Fundamental Ideas.

Impact of Software Components.

Designing With and For Components.

Summary.

Discussion Questions.
4. Requirements and Components.

Fundamental Ideas.

Traditional Requirements Engineering.

Component-Based Requirements Engineering.

Summary.

Discussion Questions.
5. Ensembles and Blackboards.

Fundamental Ideas.

The Ensemble Metamodel.

Modeling Ensembles with Blackboards.

Summary.

Discussion Questions.
6. Model Problems.

Fundamental Ideas.

The Role of Toys.

From Toy to Model Problem.

Finding the Right Model Problems.

Repair and Contingency.

Summary.

For Further Reading.

Discussion Questions.
7. Managing the Design Space.

Fundamental Ideas.

Ensembles, Blackboards, Relations.

Ensemble Management.

Component and Ensemble Composition.

Repository Structure.

Summary.

Discussion Questions.
8. Storing Competence.

Fundamental Ideas.

Packaging With Ensemble Handbooks.

Automation.

Summary.

Discussion Questions.
9. The Multi-Attribute Utility Technique.

Fundamental Ideas.

Evaluating Components with MAUT.

Summary.

For Further Reading.

Discussion Questions.
10. Risk-Misfit.

Fundamental Ideas.

Feature and Repair Analysis.

Component Selection.

Why Risk/Misfit?

Experiences with Risk/Misfit.

Summary.

For Further Reading.

Discussion Questions.
11. Black Box Visibility.

Fundamental Ideas.

Opportunities for Visibility.

Probing.

Snooping.

Spoofing.

Static Program Analysis.

Summary.

Discussion Questions.

II: CASE STUDY.

12. The DIRS Case Study.

Sources of Complexity in DIRS.

A False Start.

Regrouping: The "DeepWeb" Approach.

Implications of DeepWeb.

Commitments.

Deceptive Simplicity.

Summary.

For Further Reading.

Discussion Questions.
13. Applet Ensemble: The Opening.

Where are We?

Risk Analysis.

Model Problem.

Model Solutions.

Evaluation.

Summary.

Discussion Questions.
14. Public Key Infrastructure.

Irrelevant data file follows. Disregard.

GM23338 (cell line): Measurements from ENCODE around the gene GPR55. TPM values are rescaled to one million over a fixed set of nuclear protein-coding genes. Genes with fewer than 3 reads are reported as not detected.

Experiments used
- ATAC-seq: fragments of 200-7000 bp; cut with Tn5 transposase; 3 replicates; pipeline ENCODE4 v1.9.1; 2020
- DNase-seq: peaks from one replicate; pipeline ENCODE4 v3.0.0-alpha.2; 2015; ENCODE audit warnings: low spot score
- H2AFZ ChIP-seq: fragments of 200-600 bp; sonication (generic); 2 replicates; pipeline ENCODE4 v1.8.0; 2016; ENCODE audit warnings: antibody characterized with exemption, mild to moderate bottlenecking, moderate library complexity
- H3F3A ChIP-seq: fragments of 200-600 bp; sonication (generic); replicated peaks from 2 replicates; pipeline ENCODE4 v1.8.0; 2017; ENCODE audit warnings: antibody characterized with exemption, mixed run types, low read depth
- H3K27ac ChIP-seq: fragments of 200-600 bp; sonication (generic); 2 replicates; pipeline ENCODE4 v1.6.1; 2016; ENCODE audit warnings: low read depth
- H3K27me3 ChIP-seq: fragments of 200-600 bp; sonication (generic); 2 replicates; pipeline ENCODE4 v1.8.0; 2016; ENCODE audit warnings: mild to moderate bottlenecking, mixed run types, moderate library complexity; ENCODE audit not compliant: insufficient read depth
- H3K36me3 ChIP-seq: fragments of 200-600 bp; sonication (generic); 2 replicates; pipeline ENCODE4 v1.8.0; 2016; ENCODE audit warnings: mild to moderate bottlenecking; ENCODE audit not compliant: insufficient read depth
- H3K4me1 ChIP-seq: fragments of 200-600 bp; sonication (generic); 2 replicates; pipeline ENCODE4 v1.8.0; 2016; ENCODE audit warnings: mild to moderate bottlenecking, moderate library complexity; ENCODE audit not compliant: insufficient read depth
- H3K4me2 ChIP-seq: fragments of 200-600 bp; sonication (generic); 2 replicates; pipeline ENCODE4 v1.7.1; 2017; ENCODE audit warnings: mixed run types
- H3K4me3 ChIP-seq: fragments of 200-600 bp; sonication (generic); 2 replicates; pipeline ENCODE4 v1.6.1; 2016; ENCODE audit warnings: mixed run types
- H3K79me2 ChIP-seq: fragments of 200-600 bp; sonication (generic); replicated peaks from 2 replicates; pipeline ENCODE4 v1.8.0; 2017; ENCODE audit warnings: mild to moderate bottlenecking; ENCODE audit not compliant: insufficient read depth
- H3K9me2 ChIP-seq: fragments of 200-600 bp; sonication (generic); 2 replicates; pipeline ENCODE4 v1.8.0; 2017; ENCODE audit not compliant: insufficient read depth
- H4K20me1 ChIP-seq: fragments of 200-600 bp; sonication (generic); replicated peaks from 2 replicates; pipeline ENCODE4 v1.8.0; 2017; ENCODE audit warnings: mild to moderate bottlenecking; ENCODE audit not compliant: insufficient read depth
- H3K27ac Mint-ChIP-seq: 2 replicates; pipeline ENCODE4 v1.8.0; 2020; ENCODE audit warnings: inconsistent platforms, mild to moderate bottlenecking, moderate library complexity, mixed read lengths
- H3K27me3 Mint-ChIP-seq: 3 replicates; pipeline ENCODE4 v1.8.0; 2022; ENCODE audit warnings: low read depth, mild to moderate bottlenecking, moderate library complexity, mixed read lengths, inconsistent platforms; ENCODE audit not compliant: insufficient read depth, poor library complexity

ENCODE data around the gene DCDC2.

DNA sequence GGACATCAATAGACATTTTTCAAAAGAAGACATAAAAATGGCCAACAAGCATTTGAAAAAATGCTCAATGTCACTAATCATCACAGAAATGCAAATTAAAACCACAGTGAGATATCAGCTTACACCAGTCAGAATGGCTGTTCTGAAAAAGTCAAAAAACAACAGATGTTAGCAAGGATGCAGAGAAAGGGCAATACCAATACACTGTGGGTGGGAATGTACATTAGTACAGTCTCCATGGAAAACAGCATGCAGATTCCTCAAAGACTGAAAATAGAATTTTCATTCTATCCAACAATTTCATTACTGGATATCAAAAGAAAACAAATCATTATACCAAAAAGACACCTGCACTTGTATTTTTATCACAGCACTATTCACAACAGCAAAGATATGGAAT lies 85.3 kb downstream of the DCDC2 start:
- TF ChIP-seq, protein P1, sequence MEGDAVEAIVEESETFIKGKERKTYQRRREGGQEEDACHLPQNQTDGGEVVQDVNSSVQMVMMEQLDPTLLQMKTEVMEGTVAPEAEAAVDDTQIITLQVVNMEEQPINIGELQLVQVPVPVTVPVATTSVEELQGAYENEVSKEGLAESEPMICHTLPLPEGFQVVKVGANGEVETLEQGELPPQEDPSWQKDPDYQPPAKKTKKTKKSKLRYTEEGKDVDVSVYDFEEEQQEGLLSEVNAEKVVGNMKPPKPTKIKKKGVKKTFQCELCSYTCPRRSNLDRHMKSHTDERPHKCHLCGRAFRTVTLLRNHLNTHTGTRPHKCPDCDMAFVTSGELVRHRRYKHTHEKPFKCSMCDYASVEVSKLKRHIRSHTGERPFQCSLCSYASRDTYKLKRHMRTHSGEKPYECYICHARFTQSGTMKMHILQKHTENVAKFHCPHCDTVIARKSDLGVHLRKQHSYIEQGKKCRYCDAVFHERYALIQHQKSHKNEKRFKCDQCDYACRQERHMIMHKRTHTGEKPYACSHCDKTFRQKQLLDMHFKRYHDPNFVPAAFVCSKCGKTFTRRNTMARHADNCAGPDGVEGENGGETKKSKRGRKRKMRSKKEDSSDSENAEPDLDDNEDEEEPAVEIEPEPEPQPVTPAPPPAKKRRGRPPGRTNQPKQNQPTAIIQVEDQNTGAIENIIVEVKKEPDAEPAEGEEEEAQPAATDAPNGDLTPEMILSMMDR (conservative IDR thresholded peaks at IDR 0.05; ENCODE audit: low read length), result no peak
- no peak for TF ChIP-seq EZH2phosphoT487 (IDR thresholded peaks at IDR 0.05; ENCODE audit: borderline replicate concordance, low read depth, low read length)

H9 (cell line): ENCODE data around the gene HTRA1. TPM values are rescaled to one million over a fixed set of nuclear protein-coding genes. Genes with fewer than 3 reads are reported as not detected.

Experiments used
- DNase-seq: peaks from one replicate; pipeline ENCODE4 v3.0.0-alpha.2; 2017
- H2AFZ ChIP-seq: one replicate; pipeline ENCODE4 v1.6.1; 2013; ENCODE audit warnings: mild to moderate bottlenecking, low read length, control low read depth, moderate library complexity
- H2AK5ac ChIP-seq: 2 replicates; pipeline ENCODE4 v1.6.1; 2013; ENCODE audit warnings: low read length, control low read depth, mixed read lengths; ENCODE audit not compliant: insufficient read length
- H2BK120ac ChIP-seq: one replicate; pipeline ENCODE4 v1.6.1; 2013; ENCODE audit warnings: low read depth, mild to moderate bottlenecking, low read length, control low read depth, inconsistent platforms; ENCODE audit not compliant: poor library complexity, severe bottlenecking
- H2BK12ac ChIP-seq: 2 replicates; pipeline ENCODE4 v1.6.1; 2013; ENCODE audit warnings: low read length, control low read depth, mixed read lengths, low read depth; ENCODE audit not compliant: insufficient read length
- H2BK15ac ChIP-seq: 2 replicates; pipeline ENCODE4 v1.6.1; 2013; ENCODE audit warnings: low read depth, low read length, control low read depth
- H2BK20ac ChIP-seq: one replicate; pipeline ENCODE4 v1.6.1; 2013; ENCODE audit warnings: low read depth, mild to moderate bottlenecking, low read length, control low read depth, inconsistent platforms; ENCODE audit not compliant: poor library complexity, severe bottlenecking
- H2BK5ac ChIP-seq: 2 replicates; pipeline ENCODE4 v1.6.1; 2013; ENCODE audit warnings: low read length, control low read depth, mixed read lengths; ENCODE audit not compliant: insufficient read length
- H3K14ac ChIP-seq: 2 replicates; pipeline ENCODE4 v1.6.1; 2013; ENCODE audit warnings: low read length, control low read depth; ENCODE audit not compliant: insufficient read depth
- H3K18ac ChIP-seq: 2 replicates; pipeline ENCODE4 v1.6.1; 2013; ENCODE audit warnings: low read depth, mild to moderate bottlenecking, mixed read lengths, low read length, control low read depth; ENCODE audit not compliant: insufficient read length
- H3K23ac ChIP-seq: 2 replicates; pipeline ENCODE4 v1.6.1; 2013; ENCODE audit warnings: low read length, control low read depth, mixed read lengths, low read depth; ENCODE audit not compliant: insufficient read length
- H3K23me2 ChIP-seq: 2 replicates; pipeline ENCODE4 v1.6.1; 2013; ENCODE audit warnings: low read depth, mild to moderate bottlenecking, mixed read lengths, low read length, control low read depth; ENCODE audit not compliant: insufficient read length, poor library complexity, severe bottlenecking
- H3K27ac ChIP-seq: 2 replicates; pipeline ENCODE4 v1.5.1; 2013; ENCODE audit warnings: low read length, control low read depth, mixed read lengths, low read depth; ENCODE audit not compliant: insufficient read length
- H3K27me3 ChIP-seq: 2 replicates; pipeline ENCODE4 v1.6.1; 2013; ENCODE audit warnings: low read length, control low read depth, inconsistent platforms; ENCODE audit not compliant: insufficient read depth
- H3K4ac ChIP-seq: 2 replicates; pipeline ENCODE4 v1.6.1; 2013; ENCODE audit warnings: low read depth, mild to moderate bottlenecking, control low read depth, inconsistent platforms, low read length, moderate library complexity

Fundamental Ideas.

Non-Repudiation.

Confidentiality.

Integrity.

Summary.

For Further Reading.

Discussion Questions.
15. A Certificate Odyssey.

Where are We?

Exploring Certificate Space.

Sustaining the Public Key Infrastructure.

Evaluation.

Summary.

Discussion Questions.
16. Applet Ensemble: The Middlegame.

Where are We?

Repair Analysis.

Risk Analysis.

Summary.

Discussion Questions.
17. Secure Applet Ensemble.

Where are We?

Model Problem.

Model Solutions.

For Further Reading.

Summary.

Discussion Questions.
18. Instrumented Model Problem.

Where are We?

Model Problem.

Model Solutions.

Evaluation.

Summary.

Discussion Questions.
19. Sorbet: A Custom Ensemble.

Where are We?

Model Problem.

Model Solution.

Evaluation.

Summary.

Discussion Questions.
20. Hardware Components.

Where are We?

Risk Analysis.

Realize Confidentiality Model Problem.

Realize Authorization Model problem.

Repair Analysis.

Summary.

Discussion Questions.
21. Into the Black Box.

Where are We?

Define Model Problem.

Model Solution.

Evaluation.

Summary.

Discussion Questions.
22. Applet Ensemble: The Endgame.

Where are We?

Repair Analysis.

Risk Analysis.

Summary.

Discussion Questions.
23. Secure Applet Ensemble Redux.

Model Problem.

Model Solution.

Evaluation.

Summary.

Discussion Questions.
24. Conclusion and Retrospective.

Multi-Attribute Evaluation.

Conclusion.

Retrospective.

Summary.

Discussion Questions.

III: ONWARD.

25. Getting Started.

Build a Competence Center.

Define Your Infrastructure.

Build an Enterprise Design Handbook.

Certify Designers and Lead Engineers.

Summary.
26. The Prophecies.

Bibliography.

Index.

Product Details

ISBN:
9780201700640
Author:
Wallnau, Kurt
Author:
Seacord, Robert
Author:
Hissam, Scott A.
Author:
Seacord, Robert C.
Author:
Hissam, Scott
Publisher:
Addison Wesley Longman
Location:
Boston, MA
Subject:
General
Subject:
Programming - Software Development
Subject:
System design
Subject:
Component software
Subject:
Software Development & Engineering - General
Subject:
Software Engineering-General
Copyright:
Edition Description:
Trade paper
Series:
SEI Series in Software Engineering (Hardcover)
Series Volume:
[5]
Publication Date:
July 2001
Binding:
TRADE PAPER
Grade Level:
Professional and scholarly
Language:
English
Illustrations:
Yes
Pages:
432
Dimensions:
9.26x6.32x.90 in. 1.42 lbs.

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Building Systems from Commercial Components (SEI Series in Software Engineering) New Trade Paper
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$54.95 In Stock
Product details 432 pages Addison-Wesley Professional - English 9780201700640 Reviews:
"Synopsis" by , Commercial software components (CSCSs) are for-sale products. A component is a reusable program building block that can be combined with other components in the same or other computers in a distributed network to form an application. Components are gaining appeal because they allow the software practitioner to buy rather than build from scratch. This volume is intended to help software architects, engineers, and project managers build large systems from commerical software components. A series of case studies illustrates the book's techniques in practice.